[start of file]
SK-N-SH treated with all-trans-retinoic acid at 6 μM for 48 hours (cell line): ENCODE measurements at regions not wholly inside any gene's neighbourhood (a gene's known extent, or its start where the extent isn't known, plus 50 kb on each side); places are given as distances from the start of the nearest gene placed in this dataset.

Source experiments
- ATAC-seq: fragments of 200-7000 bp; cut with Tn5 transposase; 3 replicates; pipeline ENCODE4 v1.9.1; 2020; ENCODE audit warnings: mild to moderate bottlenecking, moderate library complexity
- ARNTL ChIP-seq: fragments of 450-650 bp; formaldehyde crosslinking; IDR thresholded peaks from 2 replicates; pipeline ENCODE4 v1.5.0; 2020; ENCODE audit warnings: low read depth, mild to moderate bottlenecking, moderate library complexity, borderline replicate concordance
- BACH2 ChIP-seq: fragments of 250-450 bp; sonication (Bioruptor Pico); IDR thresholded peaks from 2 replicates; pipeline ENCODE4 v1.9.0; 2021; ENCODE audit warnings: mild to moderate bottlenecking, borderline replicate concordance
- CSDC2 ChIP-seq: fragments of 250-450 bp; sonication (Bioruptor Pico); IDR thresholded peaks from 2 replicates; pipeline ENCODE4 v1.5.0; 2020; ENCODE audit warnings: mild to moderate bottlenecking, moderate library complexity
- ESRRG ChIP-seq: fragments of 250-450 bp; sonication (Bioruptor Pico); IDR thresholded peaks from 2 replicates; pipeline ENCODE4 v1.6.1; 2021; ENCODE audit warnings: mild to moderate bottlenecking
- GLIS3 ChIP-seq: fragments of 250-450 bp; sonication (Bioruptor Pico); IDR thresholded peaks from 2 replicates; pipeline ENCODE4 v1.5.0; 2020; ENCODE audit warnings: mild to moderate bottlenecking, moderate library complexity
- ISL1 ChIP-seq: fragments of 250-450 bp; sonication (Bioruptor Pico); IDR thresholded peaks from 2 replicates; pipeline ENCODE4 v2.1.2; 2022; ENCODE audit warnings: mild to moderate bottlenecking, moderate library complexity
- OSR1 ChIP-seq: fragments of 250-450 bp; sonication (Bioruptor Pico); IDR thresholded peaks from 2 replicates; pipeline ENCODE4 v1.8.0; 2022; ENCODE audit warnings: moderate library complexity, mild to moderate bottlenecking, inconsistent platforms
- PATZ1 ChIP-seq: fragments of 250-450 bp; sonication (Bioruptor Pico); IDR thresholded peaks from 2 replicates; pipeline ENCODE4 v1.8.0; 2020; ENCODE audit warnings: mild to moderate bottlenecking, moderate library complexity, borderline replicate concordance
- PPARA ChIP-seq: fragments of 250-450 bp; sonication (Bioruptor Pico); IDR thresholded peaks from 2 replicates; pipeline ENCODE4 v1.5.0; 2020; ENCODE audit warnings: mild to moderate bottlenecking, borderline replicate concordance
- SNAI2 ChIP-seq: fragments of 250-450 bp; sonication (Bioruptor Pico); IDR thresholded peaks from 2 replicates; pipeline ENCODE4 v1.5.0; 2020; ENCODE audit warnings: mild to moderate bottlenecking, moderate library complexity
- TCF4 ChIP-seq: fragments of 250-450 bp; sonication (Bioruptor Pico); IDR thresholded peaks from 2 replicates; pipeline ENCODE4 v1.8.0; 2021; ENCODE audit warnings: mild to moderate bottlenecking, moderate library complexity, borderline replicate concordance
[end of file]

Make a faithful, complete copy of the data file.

SK-N-SH treated with all-trans-retinoic acid at 6 μM for 48 hours (cell line): ENCODE measurements at regions not wholly inside any gene's neighbourhood (a gene's known extent, or its start where the extent isn't known, plus 50 kb on each side); places are given as distances from the start of the nearest gene placed in this dataset.

Source experiments
- ATAC-seq: fragments of 200-7000 bp; cut with Tn5 transposase; 3 replicates; pipeline ENCODE4 v1.9.1; 2020; ENCODE audit warnings: mild to moderate bottlenecking, moderate library complexity
- ARNTL ChIP-seq: fragments of 450-650 bp; formaldehyde crosslinking; IDR thresholded peaks from 2 replicates; pipeline ENCODE4 v1.5.0; 2020; ENCODE audit warnings: low read depth, mild to moderate bottlenecking, moderate library complexity, borderline replicate concordance
- BACH2 ChIP-seq: fragments of 250-450 bp; sonication (Bioruptor Pico); IDR thresholded peaks from 2 replicates; pipeline ENCODE4 v1.9.0; 2021; ENCODE audit warnings: mild to moderate bottlenecking, borderline replicate concordance
- CSDC2 ChIP-seq: fragments of 250-450 bp; sonication (Bioruptor Pico); IDR thresholded peaks from 2 replicates; pipeline ENCODE4 v1.5.0; 2020; ENCODE audit warnings: mild to moderate bottlenecking, moderate library complexity
- ESRRG ChIP-seq: fragments of 250-450 bp; sonication (Bioruptor Pico); IDR thresholded peaks from 2 replicates; pipeline ENCODE4 v1.6.1; 2021; ENCODE audit warnings: mild to moderate bottlenecking
- GLIS3 ChIP-seq: fragments of 250-450 bp; sonication (Bioruptor Pico); IDR thresholded peaks from 2 replicates; pipeline ENCODE4 v1.5.0; 2020; ENCODE audit warnings: mild to moderate bottlenecking, moderate library complexity
- ISL1 ChIP-seq: fragments of 250-450 bp; sonication (Bioruptor Pico); IDR thresholded peaks from 2 replicates; pipeline ENCODE4 v2.1.2; 2022; ENCODE audit warnings: mild to moderate bottlenecking, moderate library complexity
- OSR1 ChIP-seq: fragments of 250-450 bp; sonication (Bioruptor Pico); IDR thresholded peaks from 2 replicates; pipeline ENCODE4 v1.8.0; 2022; ENCODE audit warnings: moderate library complexity, mild to moderate bottlenecking, inconsistent platforms
- PATZ1 ChIP-seq: fragments of 250-450 bp; sonication (Bioruptor Pico); IDR thresholded peaks from 2 replicates; pipeline ENCODE4 v1.8.0; 2020; ENCODE audit warnings: mild to moderate bottlenecking, moderate library complexity, borderline replicate concordance
- PPARA ChIP-seq: fragments of 250-450 bp; sonication (Bioruptor Pico); IDR thresholded peaks from 2 replicates; pipeline ENCODE4 v1.5.0; 2020; ENCODE audit warnings: mild to moderate bottlenecking, borderline replicate concordance
- SNAI2 ChIP-seq: fragments of 250-450 bp; sonication (Bioruptor Pico); IDR thresholded peaks from 2 replicates; pipeline ENCODE4 v1.5.0; 2020; ENCODE audit warnings: mild to moderate bottlenecking, moderate library complexity
- TCF4 ChIP-seq: fragments of 250-450 bp; sonication (Bioruptor Pico); IDR thresholded peaks from 2 replicates; pipeline ENCODE4 v1.8.0; 2021; ENCODE audit warnings: mild to moderate bottlenecking, moderate library complexity, borderline replicate concordance